Four weeks ago, I started that internship as part of an engagement team staffed on a project for a Fortune 100 company. Our assignment was to develop a retail strategy for the client from the ground up, which was something new to me and completely out of my comfort zone. I began the project thinking I’d be handheld by my team and slowly allowed to find my footing, but, instead, they expected me to hit the ground running – a surprise that’s made for an incredibly challenging yet exciting few weeks! While I’d been told by many people throughout my first year at Stern that a summer consulting role will give you the opportunity to make a real impact and gain great exposure, I was not expecting it to be as much of a reality as it has been. I’d honestly taken that information with a grain of salt and assumed that, as an intern, I would play more of a supporting role than anything. However, now, a mere four weeks into my internship, I can say that everything that I was told is true, and the level at which I am expected and allowed to perform at has made for such a fulfilling and developmental experience. In these first few weeks on my assignment, I’ve already worked on so many key aspects of the strategy and have been entrusted by my manager to have complete control over my work. On top of that, my findings, analyses, and recommendations have been presented directly to top leaders of the company, which has been incredibly rewarding.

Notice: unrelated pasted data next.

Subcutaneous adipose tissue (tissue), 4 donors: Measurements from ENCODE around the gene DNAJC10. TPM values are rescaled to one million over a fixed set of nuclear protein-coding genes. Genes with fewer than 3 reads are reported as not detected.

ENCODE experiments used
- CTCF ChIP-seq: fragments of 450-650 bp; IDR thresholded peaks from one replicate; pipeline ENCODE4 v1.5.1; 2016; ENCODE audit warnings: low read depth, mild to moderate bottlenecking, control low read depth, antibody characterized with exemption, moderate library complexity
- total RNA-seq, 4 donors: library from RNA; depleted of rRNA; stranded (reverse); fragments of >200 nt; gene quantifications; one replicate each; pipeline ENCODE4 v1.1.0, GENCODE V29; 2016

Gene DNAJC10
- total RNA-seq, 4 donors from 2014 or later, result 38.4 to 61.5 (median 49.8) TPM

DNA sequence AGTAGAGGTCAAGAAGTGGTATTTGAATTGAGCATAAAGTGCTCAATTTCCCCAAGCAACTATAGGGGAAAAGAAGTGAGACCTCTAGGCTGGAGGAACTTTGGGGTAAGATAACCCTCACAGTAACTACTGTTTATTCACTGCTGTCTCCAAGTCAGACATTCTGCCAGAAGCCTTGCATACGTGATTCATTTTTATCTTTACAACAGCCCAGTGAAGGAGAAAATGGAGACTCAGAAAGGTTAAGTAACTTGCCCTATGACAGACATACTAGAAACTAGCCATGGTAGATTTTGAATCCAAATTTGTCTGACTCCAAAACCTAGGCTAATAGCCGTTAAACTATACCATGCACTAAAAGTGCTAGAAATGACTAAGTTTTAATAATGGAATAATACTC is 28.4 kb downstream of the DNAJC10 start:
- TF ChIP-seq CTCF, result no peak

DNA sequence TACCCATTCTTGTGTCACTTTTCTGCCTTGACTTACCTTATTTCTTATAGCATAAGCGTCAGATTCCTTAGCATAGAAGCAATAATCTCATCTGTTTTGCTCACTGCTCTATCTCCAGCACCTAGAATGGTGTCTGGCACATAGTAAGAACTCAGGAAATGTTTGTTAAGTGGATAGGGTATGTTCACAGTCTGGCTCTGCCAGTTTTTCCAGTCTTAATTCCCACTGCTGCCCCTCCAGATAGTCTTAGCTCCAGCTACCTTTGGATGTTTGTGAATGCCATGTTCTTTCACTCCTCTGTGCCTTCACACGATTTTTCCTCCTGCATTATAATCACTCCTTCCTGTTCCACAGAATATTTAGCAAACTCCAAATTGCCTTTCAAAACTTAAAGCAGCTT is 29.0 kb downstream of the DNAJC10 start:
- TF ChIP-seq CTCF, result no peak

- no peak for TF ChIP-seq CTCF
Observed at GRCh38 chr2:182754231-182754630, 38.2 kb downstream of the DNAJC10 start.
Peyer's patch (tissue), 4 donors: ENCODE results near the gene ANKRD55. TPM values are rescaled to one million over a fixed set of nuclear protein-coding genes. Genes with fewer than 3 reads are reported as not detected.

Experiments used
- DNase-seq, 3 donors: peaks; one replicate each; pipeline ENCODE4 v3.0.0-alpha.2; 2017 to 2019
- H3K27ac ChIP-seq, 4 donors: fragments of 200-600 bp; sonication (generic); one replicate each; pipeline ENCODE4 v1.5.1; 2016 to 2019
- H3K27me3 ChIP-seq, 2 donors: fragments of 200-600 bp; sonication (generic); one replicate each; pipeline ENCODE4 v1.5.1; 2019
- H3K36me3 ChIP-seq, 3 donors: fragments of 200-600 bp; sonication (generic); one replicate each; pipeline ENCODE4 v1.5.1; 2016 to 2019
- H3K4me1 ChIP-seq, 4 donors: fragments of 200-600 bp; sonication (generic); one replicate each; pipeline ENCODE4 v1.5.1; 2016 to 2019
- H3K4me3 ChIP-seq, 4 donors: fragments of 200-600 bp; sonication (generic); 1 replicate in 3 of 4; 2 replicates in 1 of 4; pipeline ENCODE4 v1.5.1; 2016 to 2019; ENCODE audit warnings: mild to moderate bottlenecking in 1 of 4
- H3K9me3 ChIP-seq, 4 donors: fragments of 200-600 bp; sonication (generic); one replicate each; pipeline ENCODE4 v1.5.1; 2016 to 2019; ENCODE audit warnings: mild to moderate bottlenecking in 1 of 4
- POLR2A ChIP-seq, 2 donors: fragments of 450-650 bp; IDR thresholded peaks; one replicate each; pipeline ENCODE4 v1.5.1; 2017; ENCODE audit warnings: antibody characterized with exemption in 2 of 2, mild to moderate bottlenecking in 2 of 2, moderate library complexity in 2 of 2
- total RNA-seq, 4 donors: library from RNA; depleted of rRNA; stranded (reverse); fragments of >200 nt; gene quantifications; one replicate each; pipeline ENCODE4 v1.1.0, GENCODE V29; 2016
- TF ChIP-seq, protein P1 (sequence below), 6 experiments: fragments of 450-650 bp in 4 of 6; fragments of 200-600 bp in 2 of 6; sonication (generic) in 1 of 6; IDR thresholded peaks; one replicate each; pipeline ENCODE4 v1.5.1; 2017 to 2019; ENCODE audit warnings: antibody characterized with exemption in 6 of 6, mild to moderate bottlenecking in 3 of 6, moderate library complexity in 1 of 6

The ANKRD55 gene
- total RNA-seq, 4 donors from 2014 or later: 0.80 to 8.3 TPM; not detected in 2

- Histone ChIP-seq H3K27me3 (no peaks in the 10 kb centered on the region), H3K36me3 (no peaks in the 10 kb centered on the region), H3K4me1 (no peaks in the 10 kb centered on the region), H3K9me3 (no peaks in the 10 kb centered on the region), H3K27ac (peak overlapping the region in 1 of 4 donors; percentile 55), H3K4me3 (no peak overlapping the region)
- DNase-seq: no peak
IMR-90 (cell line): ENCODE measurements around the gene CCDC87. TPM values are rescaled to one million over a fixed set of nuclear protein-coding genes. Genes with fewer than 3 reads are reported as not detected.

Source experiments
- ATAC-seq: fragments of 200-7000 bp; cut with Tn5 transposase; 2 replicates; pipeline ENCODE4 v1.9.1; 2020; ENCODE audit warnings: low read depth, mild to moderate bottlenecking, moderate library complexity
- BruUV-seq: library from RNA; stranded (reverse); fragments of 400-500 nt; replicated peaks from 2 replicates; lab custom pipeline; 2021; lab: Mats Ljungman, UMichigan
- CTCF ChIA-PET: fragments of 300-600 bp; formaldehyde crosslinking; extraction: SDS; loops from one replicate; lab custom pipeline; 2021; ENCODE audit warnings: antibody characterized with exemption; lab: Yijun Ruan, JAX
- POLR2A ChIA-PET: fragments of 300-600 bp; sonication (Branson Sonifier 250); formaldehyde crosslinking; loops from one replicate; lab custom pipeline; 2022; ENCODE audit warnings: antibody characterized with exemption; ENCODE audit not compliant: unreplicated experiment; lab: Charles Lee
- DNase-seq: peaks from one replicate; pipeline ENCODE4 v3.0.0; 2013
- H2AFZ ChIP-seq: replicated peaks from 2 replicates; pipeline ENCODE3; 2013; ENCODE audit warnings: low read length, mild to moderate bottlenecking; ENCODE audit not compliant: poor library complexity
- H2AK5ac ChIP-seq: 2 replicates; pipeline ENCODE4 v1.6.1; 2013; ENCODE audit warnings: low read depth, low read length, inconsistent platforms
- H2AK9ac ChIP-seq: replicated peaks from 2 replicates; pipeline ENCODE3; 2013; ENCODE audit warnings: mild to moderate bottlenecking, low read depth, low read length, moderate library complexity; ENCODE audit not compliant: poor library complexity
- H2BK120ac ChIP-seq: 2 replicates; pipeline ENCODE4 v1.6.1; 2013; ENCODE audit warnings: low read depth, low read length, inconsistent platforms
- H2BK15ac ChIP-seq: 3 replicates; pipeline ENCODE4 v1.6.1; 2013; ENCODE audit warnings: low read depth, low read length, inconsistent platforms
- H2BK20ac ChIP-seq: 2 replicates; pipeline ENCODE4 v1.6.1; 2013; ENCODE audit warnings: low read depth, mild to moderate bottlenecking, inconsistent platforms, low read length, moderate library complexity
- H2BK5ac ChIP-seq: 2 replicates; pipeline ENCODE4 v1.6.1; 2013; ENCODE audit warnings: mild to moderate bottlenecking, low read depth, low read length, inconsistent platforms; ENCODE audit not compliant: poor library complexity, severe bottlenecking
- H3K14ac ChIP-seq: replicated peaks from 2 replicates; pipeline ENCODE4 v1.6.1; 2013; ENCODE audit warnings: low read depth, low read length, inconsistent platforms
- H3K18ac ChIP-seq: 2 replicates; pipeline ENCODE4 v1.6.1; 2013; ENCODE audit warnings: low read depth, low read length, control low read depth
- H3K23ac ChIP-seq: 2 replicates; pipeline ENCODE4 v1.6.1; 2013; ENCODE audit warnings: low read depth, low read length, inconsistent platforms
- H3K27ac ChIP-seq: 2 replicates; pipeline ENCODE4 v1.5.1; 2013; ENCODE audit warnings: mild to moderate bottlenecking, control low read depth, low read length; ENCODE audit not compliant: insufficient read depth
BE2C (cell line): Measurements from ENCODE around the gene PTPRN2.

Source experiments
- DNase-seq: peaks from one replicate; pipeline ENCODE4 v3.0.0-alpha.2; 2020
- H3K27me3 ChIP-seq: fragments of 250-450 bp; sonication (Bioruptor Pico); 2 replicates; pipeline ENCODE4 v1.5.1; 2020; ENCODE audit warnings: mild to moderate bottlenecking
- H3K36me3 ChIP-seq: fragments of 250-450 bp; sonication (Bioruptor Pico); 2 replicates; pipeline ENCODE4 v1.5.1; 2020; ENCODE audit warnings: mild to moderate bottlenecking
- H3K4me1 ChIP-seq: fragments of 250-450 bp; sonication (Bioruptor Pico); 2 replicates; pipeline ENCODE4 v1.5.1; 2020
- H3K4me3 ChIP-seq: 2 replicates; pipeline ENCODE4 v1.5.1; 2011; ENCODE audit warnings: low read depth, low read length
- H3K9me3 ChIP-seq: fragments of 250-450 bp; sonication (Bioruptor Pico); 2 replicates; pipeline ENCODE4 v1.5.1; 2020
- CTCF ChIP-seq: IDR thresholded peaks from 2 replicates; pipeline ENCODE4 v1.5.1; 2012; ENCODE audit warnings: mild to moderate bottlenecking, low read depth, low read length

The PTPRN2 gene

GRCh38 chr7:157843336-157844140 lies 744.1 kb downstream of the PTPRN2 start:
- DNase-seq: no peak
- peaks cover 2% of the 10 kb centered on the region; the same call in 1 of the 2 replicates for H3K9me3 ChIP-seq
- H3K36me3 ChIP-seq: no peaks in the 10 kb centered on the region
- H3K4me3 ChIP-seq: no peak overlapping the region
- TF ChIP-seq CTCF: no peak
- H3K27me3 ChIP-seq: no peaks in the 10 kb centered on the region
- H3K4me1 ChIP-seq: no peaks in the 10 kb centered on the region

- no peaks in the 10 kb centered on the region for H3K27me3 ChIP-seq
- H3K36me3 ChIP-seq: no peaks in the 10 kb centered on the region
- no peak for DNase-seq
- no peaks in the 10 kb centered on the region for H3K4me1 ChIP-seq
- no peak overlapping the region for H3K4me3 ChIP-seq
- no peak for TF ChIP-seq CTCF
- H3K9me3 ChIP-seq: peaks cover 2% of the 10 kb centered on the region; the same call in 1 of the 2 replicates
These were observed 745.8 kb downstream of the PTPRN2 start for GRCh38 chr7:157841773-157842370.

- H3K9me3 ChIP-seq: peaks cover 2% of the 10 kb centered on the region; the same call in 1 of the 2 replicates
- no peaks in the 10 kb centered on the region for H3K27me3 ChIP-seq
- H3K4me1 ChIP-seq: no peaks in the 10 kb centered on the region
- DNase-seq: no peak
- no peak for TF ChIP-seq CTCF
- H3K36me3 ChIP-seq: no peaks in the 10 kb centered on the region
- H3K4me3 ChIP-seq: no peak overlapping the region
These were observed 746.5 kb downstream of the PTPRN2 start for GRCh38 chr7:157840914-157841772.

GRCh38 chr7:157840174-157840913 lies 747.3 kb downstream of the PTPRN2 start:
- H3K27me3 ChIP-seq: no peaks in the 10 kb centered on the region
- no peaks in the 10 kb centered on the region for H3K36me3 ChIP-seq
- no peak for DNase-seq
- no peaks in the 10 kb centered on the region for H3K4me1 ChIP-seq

Beyond the day-to-day functions of the role, I’ve been lucky to be surrounded by hard working and talented colleagues, and I even have the great fortune of sharing the experience at PwC with 10 other Sternies. Having so many of my classmates at the same firm for the summer has served as a great internal support system, and, in my opinion, is a testament to one of the many unique advantages of NYU’s program, since so many of us get the privilege of staying in New York for the summer. The first month of my internship has been more than I’d hoped for, and I’m eager to see what the next six weeks have in store for me.